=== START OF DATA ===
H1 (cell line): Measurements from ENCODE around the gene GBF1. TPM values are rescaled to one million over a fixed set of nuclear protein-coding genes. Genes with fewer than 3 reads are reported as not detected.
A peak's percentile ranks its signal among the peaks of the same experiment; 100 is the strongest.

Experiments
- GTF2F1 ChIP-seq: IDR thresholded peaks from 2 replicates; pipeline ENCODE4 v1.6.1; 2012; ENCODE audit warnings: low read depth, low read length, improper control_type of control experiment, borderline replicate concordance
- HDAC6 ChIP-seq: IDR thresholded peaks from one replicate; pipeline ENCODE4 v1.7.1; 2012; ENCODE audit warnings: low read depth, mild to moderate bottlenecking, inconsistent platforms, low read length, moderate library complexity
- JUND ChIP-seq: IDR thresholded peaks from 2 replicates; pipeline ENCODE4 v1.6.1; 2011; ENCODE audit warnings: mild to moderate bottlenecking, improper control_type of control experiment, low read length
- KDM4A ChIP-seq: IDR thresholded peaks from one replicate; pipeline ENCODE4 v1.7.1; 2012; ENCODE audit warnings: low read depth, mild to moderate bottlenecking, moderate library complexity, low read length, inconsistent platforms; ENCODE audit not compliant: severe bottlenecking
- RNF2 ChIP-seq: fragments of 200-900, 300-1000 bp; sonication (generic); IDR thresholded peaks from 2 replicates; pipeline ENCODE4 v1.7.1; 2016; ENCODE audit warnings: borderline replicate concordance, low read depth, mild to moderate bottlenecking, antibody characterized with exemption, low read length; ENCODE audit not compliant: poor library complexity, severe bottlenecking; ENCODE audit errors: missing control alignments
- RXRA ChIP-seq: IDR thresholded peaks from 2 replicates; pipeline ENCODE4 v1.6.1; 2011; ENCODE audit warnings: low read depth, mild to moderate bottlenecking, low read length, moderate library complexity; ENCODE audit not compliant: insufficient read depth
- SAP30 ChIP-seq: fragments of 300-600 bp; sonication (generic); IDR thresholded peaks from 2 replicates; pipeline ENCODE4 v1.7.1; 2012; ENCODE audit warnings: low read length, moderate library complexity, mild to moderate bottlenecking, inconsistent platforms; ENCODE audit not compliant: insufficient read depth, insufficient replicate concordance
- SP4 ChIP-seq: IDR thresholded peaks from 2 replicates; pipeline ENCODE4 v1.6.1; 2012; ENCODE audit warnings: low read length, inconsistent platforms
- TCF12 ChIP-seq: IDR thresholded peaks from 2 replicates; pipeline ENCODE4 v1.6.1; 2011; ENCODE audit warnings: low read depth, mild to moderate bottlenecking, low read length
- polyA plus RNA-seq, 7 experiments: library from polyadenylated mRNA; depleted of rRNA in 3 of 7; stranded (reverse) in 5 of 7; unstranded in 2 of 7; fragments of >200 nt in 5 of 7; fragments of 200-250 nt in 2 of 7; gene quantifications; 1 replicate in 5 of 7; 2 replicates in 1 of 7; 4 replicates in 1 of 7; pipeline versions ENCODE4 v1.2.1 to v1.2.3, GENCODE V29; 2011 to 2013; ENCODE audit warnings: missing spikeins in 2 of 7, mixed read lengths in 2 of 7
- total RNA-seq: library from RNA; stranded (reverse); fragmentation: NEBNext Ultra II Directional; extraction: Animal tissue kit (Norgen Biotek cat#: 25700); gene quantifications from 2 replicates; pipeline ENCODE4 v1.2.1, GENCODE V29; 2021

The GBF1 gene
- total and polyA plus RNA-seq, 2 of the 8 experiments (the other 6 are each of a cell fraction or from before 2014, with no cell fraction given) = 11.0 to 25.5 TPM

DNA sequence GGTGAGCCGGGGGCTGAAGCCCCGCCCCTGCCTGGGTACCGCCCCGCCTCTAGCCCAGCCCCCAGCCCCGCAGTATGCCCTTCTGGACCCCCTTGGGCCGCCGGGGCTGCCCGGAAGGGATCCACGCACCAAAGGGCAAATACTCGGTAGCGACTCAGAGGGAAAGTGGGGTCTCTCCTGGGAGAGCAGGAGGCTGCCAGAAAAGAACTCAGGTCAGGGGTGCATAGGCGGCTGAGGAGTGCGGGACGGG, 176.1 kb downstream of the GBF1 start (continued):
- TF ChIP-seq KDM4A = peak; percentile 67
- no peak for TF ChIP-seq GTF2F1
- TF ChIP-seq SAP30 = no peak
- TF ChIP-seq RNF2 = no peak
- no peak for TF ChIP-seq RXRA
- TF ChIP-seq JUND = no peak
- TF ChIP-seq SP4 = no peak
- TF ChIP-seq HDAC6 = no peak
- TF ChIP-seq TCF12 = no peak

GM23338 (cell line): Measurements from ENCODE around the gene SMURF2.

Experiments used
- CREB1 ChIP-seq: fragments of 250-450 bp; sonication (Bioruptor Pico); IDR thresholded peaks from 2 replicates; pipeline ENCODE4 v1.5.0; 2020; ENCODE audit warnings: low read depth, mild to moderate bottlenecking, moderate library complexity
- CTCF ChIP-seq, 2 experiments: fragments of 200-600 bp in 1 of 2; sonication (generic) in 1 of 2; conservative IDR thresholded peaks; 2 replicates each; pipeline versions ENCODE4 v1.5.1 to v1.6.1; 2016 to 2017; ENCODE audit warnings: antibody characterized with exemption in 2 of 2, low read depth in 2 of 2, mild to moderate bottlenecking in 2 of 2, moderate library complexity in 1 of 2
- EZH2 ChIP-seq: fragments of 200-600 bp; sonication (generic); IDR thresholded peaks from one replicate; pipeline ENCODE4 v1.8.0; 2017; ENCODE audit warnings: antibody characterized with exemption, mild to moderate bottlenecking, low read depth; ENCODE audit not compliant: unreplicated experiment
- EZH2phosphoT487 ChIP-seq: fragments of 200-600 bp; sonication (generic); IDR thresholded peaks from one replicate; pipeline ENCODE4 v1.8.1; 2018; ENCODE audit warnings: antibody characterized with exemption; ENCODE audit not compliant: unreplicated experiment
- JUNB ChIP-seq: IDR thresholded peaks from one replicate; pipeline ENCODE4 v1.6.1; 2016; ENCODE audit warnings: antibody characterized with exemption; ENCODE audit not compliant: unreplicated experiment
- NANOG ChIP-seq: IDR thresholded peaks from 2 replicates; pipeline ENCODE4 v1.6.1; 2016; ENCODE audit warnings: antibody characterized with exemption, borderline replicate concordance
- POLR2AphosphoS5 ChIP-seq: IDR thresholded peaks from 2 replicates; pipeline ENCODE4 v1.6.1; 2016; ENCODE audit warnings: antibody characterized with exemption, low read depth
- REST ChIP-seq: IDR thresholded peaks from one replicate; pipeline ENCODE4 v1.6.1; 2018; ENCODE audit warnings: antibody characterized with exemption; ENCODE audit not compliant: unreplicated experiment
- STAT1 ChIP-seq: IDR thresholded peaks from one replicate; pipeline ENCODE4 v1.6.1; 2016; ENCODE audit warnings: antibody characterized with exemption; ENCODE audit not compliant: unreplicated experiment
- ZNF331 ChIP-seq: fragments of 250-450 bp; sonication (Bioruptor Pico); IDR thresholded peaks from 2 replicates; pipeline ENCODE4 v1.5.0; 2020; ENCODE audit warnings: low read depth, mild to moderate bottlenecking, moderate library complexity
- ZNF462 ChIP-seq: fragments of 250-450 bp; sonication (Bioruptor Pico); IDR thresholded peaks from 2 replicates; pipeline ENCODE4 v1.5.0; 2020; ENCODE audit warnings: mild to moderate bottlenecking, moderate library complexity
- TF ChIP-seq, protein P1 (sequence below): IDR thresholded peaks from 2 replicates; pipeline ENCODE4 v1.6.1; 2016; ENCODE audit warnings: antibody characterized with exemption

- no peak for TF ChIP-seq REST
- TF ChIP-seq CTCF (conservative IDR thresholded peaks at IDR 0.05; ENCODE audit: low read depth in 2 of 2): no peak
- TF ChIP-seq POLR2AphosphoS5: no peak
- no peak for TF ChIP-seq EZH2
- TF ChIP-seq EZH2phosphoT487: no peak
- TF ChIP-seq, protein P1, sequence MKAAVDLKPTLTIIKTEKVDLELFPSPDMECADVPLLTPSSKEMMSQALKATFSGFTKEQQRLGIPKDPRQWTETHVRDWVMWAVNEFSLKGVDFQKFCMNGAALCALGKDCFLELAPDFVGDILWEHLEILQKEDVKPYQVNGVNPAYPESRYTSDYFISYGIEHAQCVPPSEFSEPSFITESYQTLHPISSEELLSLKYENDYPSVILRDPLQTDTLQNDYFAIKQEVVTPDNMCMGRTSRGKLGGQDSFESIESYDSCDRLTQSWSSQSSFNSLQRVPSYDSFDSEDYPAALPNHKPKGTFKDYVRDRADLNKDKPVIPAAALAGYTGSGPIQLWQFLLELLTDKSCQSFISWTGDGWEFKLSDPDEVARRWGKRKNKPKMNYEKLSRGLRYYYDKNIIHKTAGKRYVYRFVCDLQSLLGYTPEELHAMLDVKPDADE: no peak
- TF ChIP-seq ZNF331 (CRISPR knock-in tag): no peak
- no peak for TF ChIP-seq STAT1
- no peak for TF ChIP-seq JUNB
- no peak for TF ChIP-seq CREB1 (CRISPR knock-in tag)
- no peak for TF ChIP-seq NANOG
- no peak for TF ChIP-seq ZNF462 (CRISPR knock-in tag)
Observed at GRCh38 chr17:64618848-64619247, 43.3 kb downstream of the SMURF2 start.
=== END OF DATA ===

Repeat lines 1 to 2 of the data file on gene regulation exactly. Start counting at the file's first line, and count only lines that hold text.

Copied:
H1 (cell line): Measurements from ENCODE around the gene GBF1. TPM values are rescaled to one million over a fixed set of nuclear protein-coding genes. Genes with fewer than 3 reads are reported as not detected.
A peak's percentile ranks its signal among the peaks of the same experiment; 100 is the strongest.